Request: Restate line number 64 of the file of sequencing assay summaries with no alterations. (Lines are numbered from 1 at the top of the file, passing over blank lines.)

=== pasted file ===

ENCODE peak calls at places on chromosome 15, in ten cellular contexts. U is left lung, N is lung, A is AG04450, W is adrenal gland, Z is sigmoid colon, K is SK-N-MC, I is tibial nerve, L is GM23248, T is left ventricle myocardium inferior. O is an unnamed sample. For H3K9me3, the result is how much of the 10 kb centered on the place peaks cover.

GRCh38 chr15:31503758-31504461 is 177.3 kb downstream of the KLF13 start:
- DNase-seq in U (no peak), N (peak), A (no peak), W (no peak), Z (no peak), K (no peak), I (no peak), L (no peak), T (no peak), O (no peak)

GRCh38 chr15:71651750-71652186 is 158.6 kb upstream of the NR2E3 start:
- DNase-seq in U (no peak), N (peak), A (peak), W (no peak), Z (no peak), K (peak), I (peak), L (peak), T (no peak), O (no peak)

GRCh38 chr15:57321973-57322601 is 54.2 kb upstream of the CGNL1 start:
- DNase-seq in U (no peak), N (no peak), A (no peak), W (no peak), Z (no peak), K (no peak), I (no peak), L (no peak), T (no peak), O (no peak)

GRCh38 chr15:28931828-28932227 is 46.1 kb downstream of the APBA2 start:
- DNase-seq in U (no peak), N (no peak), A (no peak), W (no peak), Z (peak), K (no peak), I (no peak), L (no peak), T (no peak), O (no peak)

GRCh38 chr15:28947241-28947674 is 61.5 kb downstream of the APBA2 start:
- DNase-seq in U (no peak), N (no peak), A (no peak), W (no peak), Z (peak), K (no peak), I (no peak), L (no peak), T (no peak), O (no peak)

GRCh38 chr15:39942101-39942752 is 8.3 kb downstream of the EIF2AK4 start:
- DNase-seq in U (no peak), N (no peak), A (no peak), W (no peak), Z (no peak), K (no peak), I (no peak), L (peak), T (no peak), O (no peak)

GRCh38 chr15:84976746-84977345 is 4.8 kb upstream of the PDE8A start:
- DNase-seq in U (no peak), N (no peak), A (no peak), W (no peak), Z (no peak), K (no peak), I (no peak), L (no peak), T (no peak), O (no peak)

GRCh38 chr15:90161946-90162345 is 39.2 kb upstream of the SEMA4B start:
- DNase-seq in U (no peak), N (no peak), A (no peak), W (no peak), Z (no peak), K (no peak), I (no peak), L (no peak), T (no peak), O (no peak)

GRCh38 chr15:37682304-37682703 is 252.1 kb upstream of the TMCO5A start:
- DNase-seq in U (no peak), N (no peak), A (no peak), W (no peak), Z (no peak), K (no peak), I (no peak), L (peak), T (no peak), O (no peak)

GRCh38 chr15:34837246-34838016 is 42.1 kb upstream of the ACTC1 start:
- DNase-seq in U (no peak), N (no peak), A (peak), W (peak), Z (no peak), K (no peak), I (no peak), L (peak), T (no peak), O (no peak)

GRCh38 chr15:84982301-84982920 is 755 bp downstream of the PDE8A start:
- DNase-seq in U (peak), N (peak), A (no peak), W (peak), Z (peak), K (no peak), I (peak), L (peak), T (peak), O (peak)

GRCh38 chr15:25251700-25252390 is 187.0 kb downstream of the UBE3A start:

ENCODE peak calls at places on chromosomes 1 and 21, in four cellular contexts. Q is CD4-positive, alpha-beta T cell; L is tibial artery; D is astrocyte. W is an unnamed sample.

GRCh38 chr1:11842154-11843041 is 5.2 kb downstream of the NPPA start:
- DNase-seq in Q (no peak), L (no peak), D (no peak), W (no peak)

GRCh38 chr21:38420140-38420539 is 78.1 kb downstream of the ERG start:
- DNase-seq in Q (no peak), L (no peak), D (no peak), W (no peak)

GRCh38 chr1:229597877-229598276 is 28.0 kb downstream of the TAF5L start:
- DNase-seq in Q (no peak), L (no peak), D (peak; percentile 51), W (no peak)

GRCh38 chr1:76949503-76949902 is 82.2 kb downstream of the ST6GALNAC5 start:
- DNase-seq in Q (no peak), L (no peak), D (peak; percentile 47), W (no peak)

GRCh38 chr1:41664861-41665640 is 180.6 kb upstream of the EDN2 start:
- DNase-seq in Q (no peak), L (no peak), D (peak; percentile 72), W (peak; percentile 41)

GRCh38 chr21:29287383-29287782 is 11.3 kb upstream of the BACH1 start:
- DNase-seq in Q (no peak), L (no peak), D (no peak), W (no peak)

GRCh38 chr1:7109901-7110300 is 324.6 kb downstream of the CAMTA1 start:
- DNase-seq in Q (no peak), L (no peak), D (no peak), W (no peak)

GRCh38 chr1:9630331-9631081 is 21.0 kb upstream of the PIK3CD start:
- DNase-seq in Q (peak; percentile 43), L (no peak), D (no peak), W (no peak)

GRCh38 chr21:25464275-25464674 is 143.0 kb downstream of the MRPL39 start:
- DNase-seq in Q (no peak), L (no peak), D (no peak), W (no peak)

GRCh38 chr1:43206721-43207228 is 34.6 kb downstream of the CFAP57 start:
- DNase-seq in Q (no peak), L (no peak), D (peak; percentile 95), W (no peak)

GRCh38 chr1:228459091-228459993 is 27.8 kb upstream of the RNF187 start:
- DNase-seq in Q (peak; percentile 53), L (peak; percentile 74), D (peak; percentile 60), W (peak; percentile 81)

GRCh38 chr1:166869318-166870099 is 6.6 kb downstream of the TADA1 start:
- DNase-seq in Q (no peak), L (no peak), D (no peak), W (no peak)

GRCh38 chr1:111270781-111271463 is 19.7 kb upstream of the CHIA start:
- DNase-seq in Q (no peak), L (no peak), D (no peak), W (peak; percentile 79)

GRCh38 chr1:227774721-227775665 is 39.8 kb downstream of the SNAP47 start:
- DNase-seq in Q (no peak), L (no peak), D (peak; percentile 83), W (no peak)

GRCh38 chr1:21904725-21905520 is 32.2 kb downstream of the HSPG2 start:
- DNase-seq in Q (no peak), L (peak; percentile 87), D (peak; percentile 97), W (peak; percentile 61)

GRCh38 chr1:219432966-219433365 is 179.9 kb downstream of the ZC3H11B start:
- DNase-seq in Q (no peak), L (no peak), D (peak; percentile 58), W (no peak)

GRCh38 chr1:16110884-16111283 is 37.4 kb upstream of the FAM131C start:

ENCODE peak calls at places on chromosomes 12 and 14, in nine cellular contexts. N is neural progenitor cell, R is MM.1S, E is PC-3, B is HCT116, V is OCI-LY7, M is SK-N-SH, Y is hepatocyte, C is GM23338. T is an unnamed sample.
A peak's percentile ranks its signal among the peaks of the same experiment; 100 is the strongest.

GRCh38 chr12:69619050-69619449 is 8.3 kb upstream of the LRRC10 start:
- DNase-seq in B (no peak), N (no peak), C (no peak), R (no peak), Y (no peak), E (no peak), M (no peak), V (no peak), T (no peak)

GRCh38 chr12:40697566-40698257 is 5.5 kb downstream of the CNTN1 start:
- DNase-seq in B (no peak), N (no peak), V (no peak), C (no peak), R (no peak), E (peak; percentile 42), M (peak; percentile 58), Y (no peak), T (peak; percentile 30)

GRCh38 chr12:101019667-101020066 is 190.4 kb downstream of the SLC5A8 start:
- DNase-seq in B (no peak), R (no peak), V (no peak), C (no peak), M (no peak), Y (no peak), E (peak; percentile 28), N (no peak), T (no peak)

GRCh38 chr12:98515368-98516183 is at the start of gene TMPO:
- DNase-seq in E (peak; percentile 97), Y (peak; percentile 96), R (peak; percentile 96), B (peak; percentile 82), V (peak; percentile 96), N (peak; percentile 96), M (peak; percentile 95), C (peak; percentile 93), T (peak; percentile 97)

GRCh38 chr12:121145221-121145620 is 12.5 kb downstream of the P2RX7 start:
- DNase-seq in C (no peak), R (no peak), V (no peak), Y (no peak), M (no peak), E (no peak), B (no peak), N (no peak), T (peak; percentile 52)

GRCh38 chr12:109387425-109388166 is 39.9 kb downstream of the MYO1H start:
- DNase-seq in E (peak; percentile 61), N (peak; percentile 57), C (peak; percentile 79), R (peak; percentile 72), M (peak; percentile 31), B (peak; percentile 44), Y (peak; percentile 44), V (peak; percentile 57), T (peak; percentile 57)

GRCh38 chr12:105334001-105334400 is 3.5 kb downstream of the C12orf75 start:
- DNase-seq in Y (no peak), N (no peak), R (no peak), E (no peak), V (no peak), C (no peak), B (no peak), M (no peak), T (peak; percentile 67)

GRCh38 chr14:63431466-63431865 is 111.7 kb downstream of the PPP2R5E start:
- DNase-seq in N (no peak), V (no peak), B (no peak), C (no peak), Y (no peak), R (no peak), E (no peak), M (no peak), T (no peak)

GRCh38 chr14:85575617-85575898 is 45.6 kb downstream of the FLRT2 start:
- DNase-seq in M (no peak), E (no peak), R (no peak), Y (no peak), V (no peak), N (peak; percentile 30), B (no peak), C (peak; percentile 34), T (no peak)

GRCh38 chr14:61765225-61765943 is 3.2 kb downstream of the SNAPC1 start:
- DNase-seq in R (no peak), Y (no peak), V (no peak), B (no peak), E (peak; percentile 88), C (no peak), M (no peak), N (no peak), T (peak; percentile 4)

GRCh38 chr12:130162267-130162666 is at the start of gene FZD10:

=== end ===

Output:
- DNase-seq in B (no peak), N (no peak), V (no peak), C (no peak), R (no peak), E (peak; percentile 42), M (peak; percentile 58), Y (no peak), T (peak; percentile 30)